The ARC Centre of Excellence for Climate Extremes has contributed to a new scientific study that reveals that extremely hot and cold temperatures, drought and heavy rainfall strongly affect the year-to-year variation in the total global yield of four important crops.
Large areas of northern Queensland experienced extreme rainfall and severe flooding in late January and February 2019. This briefing note examines the impacts and some of the likely causes of the event.
Weather and climate extremes occur on a wide range of time and space scales. Weather extremes occur on shorter timescales and are regionally or locally specific while climate extremes tend to be on longer timescales and can impact a region through to the whole globe. This note provides a statement on what we know about how weather and climate extremes might change in the future.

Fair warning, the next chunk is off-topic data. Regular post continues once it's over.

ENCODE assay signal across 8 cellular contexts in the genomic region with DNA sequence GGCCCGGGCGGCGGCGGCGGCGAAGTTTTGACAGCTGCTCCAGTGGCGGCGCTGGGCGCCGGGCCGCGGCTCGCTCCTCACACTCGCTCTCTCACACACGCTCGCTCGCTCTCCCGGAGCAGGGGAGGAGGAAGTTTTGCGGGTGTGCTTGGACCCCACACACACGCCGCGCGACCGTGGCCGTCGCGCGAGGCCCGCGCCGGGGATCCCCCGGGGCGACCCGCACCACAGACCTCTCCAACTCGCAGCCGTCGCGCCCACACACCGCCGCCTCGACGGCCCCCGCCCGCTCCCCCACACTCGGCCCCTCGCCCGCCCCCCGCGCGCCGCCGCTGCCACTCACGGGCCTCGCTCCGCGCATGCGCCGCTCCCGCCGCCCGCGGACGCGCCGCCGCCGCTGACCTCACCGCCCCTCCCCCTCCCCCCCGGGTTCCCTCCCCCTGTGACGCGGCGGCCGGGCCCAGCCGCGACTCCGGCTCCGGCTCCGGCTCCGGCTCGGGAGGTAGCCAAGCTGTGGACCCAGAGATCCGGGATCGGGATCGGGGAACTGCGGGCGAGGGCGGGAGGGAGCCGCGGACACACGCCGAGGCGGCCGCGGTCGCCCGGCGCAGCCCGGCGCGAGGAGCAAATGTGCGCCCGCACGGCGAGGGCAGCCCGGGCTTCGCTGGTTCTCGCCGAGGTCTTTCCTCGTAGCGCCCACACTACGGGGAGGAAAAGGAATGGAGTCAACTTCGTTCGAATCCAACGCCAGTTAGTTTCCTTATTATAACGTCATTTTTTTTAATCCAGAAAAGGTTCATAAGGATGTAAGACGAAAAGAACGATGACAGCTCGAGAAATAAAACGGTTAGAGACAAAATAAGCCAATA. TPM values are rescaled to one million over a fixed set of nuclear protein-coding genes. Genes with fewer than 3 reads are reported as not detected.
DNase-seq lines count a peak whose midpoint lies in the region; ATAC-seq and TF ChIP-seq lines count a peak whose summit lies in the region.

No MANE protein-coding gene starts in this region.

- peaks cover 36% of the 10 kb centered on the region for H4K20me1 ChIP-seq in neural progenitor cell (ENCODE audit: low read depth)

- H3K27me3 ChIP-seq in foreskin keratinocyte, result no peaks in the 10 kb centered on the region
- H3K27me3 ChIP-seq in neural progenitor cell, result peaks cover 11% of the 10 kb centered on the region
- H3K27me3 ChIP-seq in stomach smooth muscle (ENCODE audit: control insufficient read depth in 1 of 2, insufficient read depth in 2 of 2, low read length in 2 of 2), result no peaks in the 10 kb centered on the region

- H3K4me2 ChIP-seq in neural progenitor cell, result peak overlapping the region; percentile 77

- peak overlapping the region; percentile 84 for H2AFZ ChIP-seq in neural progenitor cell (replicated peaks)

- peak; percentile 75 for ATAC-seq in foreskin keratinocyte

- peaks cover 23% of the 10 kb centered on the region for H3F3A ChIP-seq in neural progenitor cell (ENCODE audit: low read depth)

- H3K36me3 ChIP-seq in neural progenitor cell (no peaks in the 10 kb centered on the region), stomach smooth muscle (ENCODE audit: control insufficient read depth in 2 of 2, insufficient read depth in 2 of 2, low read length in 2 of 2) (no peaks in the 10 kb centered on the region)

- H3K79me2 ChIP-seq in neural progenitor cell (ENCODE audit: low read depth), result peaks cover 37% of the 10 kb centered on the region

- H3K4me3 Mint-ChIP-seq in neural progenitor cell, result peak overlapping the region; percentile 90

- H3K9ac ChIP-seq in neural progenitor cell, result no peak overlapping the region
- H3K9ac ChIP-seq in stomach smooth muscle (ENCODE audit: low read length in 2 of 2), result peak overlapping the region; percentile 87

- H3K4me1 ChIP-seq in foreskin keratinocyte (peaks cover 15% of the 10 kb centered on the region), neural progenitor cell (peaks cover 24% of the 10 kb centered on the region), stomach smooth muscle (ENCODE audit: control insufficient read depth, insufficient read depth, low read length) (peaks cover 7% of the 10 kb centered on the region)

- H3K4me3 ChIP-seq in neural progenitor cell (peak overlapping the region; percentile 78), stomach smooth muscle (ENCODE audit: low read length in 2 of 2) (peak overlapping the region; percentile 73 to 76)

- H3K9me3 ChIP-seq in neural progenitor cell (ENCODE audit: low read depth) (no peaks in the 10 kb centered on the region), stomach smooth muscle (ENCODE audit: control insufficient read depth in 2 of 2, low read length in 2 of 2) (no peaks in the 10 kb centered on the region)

Briefing note 003: Why are we uncertain about how extremely wet conditions will change in Australia in the future?February 11, 2019 4:08 pm Comments Off on Briefing note 003: Why are we uncertain about how extremely wet conditions will change in Australia in the future?
Computer models used to simulate global climate agree the climate will warm in response to increasing atmospheric greenhouse gases. However, a recent paper by Bador et al. (2018)1 includes results that highlight our uncertainty about exactly how extremely wet conditions will change in Australia. Further development of Australia’s national climate model, ACCESS, may help reduce this uncertainty.
The Australian FLUXNET data provide perhaps the world’s most valuable observations for building and evaluating the land models needed for projecting future droughts and heatwaves.